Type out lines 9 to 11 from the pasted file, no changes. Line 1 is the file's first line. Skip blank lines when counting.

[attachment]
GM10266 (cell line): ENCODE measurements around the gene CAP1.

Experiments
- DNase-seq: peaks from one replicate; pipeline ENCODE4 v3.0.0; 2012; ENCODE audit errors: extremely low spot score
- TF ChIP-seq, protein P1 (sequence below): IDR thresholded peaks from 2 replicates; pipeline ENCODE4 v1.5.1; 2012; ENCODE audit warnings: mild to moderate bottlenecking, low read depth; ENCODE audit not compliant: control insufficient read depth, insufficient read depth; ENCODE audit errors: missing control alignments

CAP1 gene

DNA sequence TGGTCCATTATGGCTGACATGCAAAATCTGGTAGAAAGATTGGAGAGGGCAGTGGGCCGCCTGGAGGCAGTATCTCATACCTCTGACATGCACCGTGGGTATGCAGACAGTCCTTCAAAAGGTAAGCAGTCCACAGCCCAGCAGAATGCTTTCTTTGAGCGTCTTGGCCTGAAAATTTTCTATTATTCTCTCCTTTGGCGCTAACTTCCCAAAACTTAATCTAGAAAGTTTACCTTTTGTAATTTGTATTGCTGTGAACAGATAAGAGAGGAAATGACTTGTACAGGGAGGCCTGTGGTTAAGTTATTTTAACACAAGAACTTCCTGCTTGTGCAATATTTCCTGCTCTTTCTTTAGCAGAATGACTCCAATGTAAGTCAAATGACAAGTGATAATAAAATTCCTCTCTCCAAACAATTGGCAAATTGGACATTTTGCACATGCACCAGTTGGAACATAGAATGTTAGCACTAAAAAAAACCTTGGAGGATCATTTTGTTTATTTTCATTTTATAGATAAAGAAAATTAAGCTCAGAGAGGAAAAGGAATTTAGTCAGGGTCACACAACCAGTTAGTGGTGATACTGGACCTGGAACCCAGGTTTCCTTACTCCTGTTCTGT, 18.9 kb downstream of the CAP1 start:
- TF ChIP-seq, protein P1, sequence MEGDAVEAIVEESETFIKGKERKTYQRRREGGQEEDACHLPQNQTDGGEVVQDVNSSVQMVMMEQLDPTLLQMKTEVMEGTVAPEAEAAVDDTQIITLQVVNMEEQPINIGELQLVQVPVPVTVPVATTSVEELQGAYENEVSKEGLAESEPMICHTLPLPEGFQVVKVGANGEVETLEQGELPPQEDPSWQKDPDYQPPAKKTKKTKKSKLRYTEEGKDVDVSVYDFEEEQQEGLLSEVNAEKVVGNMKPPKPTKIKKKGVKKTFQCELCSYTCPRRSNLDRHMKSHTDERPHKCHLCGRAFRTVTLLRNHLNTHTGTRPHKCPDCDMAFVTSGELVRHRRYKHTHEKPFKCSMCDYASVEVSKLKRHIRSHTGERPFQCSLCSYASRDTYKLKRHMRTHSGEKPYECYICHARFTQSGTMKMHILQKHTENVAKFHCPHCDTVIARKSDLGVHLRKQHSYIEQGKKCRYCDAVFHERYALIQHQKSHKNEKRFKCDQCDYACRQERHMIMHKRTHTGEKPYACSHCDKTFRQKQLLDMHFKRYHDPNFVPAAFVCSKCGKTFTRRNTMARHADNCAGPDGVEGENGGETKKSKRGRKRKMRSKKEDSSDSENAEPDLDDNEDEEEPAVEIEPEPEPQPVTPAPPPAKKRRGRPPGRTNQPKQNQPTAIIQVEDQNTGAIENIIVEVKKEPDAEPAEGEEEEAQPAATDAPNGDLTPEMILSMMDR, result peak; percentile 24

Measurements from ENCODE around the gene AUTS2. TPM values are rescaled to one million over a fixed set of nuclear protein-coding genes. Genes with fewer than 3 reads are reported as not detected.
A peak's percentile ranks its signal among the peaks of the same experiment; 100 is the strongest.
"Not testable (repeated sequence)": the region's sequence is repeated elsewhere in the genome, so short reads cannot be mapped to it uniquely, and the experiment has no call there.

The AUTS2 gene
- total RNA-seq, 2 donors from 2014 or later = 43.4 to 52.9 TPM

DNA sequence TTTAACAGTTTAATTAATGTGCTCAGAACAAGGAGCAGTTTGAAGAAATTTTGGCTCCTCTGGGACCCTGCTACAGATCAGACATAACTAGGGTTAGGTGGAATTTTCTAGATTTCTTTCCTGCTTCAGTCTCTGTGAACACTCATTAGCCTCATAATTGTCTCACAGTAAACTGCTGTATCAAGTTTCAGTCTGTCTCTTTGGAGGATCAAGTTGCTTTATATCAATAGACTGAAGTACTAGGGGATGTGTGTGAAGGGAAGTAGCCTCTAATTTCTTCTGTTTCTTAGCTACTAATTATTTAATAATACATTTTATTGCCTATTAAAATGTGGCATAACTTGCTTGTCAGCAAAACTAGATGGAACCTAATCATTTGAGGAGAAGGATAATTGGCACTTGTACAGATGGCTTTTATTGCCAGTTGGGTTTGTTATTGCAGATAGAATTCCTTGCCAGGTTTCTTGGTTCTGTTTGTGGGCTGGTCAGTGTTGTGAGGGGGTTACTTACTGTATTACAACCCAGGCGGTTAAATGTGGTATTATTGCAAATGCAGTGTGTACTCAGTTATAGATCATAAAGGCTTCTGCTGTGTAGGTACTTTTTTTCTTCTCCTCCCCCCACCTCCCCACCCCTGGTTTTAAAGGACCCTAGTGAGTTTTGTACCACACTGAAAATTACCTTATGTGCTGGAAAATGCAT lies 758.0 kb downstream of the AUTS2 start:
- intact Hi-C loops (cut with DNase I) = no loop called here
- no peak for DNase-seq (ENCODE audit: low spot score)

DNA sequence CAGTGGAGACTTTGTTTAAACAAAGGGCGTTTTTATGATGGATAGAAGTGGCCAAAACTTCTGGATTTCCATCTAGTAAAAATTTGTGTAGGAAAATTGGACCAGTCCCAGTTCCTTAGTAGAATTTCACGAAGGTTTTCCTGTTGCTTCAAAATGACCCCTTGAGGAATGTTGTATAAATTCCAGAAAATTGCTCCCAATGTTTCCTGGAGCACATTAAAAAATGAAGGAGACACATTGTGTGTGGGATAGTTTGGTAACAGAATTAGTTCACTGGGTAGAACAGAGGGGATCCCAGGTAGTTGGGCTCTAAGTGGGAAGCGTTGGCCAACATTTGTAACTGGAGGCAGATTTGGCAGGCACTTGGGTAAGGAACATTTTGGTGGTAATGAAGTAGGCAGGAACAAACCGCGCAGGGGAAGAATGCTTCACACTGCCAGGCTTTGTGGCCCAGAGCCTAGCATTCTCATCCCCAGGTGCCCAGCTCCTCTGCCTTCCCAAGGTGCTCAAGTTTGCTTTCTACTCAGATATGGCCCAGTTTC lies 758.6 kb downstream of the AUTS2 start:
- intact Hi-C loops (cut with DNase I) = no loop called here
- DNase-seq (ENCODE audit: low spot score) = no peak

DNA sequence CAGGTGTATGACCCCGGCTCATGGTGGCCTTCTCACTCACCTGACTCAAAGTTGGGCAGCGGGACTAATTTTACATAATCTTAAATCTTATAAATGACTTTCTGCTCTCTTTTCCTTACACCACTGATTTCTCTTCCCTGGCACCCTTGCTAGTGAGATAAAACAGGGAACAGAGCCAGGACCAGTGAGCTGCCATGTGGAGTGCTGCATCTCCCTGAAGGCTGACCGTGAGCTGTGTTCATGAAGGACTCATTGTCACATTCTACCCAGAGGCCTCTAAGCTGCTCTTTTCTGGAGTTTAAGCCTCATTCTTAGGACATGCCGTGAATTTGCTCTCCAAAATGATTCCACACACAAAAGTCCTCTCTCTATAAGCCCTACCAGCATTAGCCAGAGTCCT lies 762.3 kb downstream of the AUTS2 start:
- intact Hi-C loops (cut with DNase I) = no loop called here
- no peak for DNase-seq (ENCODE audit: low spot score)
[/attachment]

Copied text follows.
A peak's percentile ranks its signal among the peaks of the same experiment; 100 is the strongest.
"Not testable (repeated sequence)": the region's sequence is repeated elsewhere in the genome, so short reads cannot be mapped to it uniquely, and the experiment has no call there.

The AUTS2 gene